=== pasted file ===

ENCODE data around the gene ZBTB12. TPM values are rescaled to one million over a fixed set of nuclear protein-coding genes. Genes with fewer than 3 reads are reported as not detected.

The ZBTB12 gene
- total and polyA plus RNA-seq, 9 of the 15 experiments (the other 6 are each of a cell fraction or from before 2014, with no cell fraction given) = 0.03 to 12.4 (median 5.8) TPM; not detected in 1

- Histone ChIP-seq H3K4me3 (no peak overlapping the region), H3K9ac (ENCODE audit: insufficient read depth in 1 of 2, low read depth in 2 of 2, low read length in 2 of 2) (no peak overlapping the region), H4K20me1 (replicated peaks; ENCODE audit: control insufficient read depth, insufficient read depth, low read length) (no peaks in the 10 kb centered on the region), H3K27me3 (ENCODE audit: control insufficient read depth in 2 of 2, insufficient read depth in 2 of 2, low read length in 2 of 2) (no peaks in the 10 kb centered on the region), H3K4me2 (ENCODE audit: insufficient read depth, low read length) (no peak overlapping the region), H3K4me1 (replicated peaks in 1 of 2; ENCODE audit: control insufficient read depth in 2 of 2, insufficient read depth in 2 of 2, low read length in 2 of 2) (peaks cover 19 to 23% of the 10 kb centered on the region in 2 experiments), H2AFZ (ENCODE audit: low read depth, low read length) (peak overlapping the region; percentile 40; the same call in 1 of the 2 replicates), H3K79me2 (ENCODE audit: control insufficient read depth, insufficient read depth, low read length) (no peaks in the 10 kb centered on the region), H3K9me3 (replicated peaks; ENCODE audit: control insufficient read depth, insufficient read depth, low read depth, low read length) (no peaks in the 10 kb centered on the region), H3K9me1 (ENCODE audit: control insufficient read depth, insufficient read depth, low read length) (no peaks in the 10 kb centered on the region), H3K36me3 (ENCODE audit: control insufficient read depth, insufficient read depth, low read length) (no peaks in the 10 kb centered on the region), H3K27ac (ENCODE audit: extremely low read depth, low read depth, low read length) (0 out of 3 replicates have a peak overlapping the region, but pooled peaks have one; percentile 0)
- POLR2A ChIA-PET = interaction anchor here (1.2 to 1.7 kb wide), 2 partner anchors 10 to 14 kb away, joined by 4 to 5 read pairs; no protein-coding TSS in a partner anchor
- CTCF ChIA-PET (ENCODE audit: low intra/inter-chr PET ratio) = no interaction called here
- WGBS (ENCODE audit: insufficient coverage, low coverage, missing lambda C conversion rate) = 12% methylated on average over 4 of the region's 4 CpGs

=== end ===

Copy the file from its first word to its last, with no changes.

ENCODE data around the gene ZBTB12. TPM values are rescaled to one million over a fixed set of nuclear protein-coding genes. Genes with fewer than 3 reads are reported as not detected.

The ZBTB12 gene
- total and polyA plus RNA-seq, 9 of the 15 experiments (the other 6 are each of a cell fraction or from before 2014, with no cell fraction given) = 0.03 to 12.4 (median 5.8) TPM; not detected in 1

- Histone ChIP-seq H3K4me3 (no peak overlapping the region), H3K9ac (ENCODE audit: insufficient read depth in 1 of 2, low read depth in 2 of 2, low read length in 2 of 2) (no peak overlapping the region), H4K20me1 (replicated peaks; ENCODE audit: control insufficient read depth, insufficient read depth, low read length) (no peaks in the 10 kb centered on the region), H3K27me3 (ENCODE audit: control insufficient read depth in 2 of 2, insufficient read depth in 2 of 2, low read length in 2 of 2) (no peaks in the 10 kb centered on the region), H3K4me2 (ENCODE audit: insufficient read depth, low read length) (no peak overlapping the region), H3K4me1 (replicated peaks in 1 of 2; ENCODE audit: control insufficient read depth in 2 of 2, insufficient read depth in 2 of 2, low read length in 2 of 2) (peaks cover 19 to 23% of the 10 kb centered on the region in 2 experiments), H2AFZ (ENCODE audit: low read depth, low read length) (peak overlapping the region; percentile 40; the same call in 1 of the 2 replicates), H3K79me2 (ENCODE audit: control insufficient read depth, insufficient read depth, low read length) (no peaks in the 10 kb centered on the region), H3K9me3 (replicated peaks; ENCODE audit: control insufficient read depth, insufficient read depth, low read depth, low read length) (no peaks in the 10 kb centered on the region), H3K9me1 (ENCODE audit: control insufficient read depth, insufficient read depth, low read length) (no peaks in the 10 kb centered on the region), H3K36me3 (ENCODE audit: control insufficient read depth, insufficient read depth, low read length) (no peaks in the 10 kb centered on the region), H3K27ac (ENCODE audit: extremely low read depth, low read depth, low read length) (0 out of 3 replicates have a peak overlapping the region, but pooled peaks have one; percentile 0)
- POLR2A ChIA-PET = interaction anchor here (1.2 to 1.7 kb wide), 2 partner anchors 10 to 14 kb away, joined by 4 to 5 read pairs; no protein-coding TSS in a partner anchor
- CTCF ChIA-PET (ENCODE audit: low intra/inter-chr PET ratio) = no interaction called here
- WGBS (ENCODE audit: insufficient coverage, low coverage, missing lambda C conversion rate) = 12% methylated on average over 4 of the region's 4 CpGs